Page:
Differential reactivity between two copper sites in Peptidylglycine α-hydroxylating monooxygenase

Eduardo E. Chufán, Sean T. Prigge, Xavier Siebert, Betty A. Eipper, Richard E. Mains, L. Mario Amzel

Research output: Contribution to journalArticle

Abstract

Peptidylglycine α-hydroxylating monooxygenase (PHM) catalyzes the stereospecific hydroxylation of the Cα of C-terminal glycine-extended peptides and proteins, the first step in the activation of many peptide hormones, growth factors, and neurotransmitters. The crystal structure of the enzyme revealed two nonequivalent Cu sites (CuM and CuH) separated by ∼11 Å. In the resting state of the enzyme, CuM is coordinated in a distorted tetrahedral geometry by one methionine, two histidines, and a water molecule. The coordination site of the water molecule is the position where external ligands bind. The CuH has a planar T-shaped geometry with three histidines residues and a vacant position that could potentially be occupied by a fourth ligand. Although the catalytic mechanism of PHM and the role of the metals are still being debated, Cu M is identified as the metal involved in catalysis, while Cu H is associated with electron transfer. To further probe the role of the metals, we studied how small molecules such as nitrite (NO2 -), azide (N3-), and carbon monoxide (CO) interact with the PHM copper ions. The crystal structure of an oxidized nitrite-soaked PHMcc, obtained by soaking for 20 h in mother liquor supplemented with 300 mM NaNO2, shows that nitrite anion coordinates Cu M in an asymmetric bidentate fashion. Surprisingly, nitrite does not bind CuH, despite the high concentration used in the experiments (nitrite/protein > 1000). Similarly, azide and carbon monoxide coordinate CuM but not CuH in the PHMcc crystal structures obtained by cocrystallization with 40 mM NaN3 and by soaking CO under 3 atm of pressure for 30 min. This lack of reactivity at the CuH is also observed in the reduced form of the enzyme: CO binds CuM but not CuH in the structure of PHMcc obtained by exposure of a crystal to 3 atm CO for 15 min in the presence of 5 mM ascorbic acid (reductant). The necessity of CuH to maintain its redox potential in a narrow range compatible with its role as an electron-transfer site seems to explain the lack of coordination of small molecules to CuH; coordination of any external ligand will certainly modify its redox potential.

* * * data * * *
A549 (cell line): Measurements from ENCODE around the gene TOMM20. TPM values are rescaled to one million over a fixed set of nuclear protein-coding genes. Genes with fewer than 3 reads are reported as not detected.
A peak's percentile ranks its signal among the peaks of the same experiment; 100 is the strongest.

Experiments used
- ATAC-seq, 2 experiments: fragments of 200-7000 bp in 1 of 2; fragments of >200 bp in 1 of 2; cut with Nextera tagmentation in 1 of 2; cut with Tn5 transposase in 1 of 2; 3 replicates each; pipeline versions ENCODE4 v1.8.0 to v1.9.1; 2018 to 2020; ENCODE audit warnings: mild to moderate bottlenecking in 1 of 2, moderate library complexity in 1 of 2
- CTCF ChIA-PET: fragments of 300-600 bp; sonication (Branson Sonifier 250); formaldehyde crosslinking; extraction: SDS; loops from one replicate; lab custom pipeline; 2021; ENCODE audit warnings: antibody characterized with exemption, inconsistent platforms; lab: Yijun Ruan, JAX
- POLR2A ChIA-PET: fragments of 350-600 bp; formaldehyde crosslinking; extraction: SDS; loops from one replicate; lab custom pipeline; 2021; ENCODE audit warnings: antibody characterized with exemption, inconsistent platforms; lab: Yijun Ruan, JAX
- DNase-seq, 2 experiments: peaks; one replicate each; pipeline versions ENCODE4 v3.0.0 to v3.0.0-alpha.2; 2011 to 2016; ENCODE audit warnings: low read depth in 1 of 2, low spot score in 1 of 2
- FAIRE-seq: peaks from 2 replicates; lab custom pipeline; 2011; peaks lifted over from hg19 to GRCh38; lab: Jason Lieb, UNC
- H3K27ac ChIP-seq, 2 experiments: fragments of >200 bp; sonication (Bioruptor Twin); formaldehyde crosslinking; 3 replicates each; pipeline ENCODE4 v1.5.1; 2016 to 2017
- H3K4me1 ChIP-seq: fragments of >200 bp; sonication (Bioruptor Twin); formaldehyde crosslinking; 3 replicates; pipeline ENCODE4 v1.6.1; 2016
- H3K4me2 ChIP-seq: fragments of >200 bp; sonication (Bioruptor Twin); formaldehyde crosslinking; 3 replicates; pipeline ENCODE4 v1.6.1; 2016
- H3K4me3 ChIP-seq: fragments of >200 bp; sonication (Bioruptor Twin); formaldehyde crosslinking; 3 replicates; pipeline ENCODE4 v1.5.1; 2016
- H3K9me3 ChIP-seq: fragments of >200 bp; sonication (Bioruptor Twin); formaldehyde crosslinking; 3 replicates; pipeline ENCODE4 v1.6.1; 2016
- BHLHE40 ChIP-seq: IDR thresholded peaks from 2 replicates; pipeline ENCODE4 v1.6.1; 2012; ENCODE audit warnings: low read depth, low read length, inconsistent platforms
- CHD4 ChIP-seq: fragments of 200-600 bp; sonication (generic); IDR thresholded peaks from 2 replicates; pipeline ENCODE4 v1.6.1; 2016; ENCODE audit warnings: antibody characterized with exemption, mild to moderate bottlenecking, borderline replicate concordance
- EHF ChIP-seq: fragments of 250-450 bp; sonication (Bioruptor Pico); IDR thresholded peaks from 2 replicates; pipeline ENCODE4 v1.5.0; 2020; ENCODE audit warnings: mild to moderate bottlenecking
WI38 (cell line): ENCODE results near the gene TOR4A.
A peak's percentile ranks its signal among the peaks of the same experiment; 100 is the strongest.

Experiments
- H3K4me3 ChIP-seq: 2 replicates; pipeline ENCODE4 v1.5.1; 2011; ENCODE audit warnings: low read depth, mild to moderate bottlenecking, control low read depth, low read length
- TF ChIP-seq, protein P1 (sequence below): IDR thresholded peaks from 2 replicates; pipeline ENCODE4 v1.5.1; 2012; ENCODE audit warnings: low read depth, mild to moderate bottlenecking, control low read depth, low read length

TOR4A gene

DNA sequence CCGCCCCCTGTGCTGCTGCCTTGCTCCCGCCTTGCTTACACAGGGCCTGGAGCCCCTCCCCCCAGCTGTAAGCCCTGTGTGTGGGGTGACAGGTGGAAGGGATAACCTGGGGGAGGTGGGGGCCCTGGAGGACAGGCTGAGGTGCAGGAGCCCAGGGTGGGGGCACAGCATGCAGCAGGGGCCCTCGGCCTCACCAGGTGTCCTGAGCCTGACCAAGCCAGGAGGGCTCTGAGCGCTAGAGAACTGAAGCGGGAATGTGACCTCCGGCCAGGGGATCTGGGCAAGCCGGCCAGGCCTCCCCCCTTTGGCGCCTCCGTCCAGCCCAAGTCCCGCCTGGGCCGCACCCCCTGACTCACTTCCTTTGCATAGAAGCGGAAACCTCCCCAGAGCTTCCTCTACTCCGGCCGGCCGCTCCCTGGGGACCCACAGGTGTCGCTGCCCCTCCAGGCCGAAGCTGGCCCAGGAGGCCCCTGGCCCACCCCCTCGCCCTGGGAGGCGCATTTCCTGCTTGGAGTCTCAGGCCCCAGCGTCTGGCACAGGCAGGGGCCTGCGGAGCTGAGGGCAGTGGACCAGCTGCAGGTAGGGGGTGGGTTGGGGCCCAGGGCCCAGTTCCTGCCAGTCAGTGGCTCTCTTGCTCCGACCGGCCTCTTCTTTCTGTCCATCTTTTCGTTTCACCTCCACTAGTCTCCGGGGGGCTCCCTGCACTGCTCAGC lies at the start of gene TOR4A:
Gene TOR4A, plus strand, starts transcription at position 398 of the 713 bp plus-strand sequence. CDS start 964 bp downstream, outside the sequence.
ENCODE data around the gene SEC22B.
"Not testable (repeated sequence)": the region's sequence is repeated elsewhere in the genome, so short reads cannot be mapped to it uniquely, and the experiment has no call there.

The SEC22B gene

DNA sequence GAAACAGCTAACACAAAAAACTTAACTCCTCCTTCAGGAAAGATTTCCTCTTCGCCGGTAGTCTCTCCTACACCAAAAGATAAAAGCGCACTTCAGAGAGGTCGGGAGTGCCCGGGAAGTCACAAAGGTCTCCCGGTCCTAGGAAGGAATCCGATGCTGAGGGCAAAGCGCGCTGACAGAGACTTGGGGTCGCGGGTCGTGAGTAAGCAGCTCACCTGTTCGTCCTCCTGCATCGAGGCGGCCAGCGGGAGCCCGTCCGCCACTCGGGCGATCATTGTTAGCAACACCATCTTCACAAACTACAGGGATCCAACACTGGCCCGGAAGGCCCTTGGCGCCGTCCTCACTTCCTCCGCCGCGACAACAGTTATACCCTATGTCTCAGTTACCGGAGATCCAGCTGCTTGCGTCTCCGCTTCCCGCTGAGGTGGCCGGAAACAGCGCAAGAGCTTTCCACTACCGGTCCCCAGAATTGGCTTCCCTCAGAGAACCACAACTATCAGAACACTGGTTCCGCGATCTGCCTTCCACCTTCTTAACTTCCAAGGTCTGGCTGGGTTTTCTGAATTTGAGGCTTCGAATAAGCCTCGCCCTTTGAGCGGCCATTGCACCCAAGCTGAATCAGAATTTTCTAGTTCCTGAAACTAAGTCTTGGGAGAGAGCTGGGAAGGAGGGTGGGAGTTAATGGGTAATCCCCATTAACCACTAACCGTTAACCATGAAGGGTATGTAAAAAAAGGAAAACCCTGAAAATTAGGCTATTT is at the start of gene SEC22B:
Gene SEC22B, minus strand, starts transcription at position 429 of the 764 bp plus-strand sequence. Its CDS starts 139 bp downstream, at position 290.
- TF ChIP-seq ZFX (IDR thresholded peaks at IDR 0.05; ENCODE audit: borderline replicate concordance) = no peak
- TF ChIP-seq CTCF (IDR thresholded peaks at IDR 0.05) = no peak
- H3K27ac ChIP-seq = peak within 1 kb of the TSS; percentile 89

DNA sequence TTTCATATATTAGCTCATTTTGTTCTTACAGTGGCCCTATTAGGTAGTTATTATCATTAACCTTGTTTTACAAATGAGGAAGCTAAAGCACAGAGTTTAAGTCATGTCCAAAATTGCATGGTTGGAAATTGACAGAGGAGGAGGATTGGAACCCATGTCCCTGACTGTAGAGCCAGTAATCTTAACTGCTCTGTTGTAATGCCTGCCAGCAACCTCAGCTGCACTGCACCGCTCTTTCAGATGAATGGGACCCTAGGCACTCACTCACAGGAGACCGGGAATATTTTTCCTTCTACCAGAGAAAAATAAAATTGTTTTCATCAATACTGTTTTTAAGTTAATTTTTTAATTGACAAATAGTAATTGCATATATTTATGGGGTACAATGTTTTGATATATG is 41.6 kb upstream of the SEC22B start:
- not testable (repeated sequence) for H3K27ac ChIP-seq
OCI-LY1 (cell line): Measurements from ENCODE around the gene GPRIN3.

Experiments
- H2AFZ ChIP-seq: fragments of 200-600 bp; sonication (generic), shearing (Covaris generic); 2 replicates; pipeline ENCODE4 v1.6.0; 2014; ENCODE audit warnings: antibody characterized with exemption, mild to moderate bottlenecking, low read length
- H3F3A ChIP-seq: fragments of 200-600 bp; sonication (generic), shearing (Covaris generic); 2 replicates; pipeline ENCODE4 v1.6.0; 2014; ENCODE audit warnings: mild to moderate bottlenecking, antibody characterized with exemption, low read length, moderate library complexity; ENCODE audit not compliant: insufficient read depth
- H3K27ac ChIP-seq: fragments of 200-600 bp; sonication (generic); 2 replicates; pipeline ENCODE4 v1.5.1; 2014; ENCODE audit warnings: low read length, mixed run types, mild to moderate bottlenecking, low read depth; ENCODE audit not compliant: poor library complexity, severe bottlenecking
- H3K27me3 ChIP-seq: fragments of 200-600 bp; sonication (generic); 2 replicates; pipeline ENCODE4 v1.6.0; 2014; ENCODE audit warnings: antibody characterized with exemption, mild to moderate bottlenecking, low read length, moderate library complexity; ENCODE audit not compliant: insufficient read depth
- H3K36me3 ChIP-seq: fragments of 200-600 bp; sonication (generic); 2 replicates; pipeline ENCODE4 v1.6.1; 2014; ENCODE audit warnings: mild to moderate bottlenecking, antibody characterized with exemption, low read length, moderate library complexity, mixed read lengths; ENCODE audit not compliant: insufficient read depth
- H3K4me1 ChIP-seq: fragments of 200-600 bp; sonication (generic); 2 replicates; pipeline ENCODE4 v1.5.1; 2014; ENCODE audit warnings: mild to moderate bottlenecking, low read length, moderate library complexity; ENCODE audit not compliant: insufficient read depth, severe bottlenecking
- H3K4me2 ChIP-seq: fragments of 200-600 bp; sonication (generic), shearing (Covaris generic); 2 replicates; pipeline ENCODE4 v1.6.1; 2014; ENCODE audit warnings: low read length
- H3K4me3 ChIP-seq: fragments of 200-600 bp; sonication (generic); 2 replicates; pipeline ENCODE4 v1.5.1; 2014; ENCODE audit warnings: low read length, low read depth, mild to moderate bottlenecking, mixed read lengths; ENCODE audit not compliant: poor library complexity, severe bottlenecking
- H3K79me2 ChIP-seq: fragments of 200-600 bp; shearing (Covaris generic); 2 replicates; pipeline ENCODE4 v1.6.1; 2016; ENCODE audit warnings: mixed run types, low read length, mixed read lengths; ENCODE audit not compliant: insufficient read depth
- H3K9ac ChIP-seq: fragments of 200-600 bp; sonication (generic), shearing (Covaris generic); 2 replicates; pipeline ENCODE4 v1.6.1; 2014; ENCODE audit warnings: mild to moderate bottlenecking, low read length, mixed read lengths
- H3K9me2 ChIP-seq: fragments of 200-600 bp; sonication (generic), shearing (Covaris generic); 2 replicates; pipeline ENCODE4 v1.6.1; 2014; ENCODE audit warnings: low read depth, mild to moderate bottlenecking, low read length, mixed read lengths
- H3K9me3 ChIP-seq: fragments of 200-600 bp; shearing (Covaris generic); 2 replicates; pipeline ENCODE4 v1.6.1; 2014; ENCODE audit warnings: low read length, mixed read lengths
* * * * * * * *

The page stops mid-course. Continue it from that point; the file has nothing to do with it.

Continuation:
Original languageEnglish (US)
Pages (from-to)15565-15572
Number of pages8
JournalJournal of the American Chemical Society
Volume132
Issue number44
DOIs
StatePublished - Nov 10 2010

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ASJC Scopus subject areas

  • Catalysis
  • Chemistry(all)
  • Biochemistry
  • Colloid and Surface Chemistry

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